Adding to Slugs’ enjoyment is the baffling musical score, the themes of which beg comparison to the music often found in instructional videos on how to use the card catalogue, or rejected cues from The A-Team. Some even end in a triumphant crescendo that would normally complement Indiana Jones jumping off a rocky cliff for the just-out-of-reach vine (or something equally exciting), but instead is used to complement a person running hurriedly into a municipal building. Another theme actually utilizes the sad trombone/wahh-wahhhh-waahhhhhh stinger a la bad jokes from ’50s sitcoms and I love it so, so much more than I love you.

Like other films not just in Simon’s career, but general Italian/Spanish/American joint productions from the ’80s and ’90s, there’s a certain hamfistedness to their plots and a definite, tangible awkwardness to their productions. Like many other Spanish and Italian productions from this era, Slugs' cast looped their dialogue during post-production (for the uninitiated reader, it was considered economical to not worry about capturing clean audio while filming; actors rerecorded all their scripted lines during post-production in a sound booth), which offers every movie that employs this tactic a subtle offkilterness that can add either to its dreamy atmosphere (see: Suspiria) or its already cheesy execution (see: everything Lucio Fulci). And this isn’t a case of Spanish actors’ dialogue being replaced by English-speaking voice-over artists. No, English-speaking actors spoke English during their scenes, but then came back to loop their dialogue again anyway — still in English. But really, the why doesn’t matter: it’s the effect that does. And the effect is total joy.

There are different schools of thought as to what makes a bad horror film “so bad it’s good.” Some people claim to watch Uwe Boll films over and over and laugh with glee, which makes zero sense to me, considering his stuff is bottled pain. And that Sharknado nonsense, forget it. That’s not fun. Slugs is fun. Do you know why Slugs is fun? Because Slugs is trying. It’s the ones that try, but fail spectacularly, that bring about the most joy. That’s really the takeaway: you can’t manufacture bad horror without purposely descending into parody, in the same way you can’t set out to produce a film you know will achieve cult status. You — that's the royal you, attentive filmmakers — don’t decide how audiences will react to your film, ironically or otherwise, and you don’t get to decide if audiences — even a small portion of them (read: cult following) — will love and remember your film for decades after you’ve made it. That's up to us, and believe me, we'll let you know.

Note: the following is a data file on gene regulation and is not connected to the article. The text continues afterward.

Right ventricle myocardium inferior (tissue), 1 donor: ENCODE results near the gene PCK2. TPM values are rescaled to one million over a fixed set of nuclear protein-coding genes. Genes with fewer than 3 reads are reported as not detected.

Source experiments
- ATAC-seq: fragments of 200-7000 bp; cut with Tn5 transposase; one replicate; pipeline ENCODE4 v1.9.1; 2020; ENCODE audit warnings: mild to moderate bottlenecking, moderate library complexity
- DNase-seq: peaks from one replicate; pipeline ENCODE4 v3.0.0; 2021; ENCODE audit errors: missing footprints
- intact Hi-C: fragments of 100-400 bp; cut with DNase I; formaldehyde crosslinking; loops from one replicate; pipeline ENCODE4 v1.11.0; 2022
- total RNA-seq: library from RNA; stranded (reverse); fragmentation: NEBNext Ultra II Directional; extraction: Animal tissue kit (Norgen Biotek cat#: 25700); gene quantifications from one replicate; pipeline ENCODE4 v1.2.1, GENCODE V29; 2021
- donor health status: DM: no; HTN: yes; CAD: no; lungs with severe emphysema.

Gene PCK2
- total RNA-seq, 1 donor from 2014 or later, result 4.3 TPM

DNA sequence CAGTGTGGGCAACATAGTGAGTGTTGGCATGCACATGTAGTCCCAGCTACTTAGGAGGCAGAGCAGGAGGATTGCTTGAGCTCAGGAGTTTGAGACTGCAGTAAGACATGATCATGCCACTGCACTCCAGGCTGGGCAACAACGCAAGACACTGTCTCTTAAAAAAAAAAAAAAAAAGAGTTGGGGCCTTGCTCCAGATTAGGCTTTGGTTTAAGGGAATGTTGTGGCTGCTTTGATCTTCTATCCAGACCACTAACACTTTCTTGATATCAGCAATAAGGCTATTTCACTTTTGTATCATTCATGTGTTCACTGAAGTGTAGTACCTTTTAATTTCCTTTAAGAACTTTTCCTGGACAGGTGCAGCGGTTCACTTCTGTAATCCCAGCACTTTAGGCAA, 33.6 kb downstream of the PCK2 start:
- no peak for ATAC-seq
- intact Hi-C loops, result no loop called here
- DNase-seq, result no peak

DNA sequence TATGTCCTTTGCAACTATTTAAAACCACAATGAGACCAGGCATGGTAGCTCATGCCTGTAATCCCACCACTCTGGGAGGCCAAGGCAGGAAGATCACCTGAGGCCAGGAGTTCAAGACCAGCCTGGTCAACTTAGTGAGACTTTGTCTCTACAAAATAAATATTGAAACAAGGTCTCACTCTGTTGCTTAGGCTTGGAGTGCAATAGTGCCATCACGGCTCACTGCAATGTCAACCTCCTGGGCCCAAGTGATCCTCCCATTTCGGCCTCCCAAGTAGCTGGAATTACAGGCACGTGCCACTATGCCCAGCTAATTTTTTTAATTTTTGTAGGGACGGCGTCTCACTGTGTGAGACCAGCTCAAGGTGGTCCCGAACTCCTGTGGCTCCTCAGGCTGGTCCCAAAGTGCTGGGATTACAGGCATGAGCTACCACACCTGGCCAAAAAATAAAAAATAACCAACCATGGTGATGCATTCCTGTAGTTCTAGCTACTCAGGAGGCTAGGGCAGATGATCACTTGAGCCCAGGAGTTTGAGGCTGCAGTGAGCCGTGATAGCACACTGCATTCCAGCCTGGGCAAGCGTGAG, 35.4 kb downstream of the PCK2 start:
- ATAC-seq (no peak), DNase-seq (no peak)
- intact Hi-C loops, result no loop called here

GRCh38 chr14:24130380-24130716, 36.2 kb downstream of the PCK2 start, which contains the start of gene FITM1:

This is why tripe like Sharknado isn’t just unfun, but poisonous to the genre. Because Sharknado isn’t trying. Sharknado mugs for the camera and demands Twitter ask, “How crazy will this get?” It's the Sci-Fi-Channel-Original-Movie equivalent of reality TV pretending not to make fun of a cast of washed up celebrities (plus John Heard). Sharknado adds Scott Baio, throws a shark up in the air, and calls it clever. But it’s not, because Sharknado isn’t trying. Sharknado is phoning it in.

Slugs is trying. Slugs just wants to be loved. And it will crawl right down your goddamn mouth to prove it.

Real Facts about Slugs:

  • Slugs can stretch to 20 times their normal length and launch themselves into your soup.
  • Slugs can follow their own slime trails from the night before, just like James Franco.
  • Slugs can follow other slug slime trails in order to find a slug sock hop, your butthole, or another social event.
  • Slugs are hermaphrodites and we won't make a joke about that just in case I ever become famous.
  • Slug eggs are in the soil just about everywhere, and also in that brownie you’re crunching.
  • Banana slugs are bright yellow, can grow from 8 to 18 inches, and are absolutely fabulous.
  • There are at least 40 species of slugs in the U.S. and they are all right behind you.